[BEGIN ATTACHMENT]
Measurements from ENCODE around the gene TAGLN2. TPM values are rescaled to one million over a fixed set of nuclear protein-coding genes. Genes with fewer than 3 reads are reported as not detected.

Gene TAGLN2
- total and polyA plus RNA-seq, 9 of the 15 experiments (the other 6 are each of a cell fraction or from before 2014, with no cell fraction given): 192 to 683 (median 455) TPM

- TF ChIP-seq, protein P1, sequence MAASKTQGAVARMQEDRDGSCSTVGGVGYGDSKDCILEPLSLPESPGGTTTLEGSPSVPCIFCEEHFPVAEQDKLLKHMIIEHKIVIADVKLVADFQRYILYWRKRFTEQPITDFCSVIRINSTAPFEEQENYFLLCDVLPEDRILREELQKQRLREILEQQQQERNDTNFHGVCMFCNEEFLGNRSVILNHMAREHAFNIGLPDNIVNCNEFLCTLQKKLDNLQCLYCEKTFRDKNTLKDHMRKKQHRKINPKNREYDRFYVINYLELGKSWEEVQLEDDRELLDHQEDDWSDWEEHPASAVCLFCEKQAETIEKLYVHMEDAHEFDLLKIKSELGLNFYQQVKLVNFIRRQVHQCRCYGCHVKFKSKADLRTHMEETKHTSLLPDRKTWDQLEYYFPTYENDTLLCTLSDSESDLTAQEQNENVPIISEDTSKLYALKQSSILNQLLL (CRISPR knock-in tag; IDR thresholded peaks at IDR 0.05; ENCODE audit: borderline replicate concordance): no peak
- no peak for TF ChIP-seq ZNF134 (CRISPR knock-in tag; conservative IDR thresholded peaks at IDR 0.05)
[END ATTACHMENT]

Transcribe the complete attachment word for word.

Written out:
Measurements from ENCODE around the gene TAGLN2. TPM values are rescaled to one million over a fixed set of nuclear protein-coding genes. Genes with fewer than 3 reads are reported as not detected.

Gene TAGLN2
- total and polyA plus RNA-seq, 9 of the 15 experiments (the other 6 are each of a cell fraction or from before 2014, with no cell fraction given): 192 to 683 (median 455) TPM

- TF ChIP-seq, protein P1, sequence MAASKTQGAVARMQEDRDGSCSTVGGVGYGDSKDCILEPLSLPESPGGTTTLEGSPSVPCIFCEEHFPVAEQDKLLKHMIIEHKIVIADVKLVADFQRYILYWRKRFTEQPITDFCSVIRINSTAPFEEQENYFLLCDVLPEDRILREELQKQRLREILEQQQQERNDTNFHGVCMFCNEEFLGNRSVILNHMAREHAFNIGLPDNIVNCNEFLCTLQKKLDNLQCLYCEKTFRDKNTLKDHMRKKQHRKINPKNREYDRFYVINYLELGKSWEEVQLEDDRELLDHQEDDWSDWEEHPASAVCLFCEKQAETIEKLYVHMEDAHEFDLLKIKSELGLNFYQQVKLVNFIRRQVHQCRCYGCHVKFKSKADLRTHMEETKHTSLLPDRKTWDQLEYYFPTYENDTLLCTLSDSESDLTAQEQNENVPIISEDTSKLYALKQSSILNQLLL (CRISPR knock-in tag; IDR thresholded peaks at IDR 0.05; ENCODE audit: borderline replicate concordance): no peak
- no peak for TF ChIP-seq ZNF134 (CRISPR knock-in tag; conservative IDR thresholded peaks at IDR 0.05)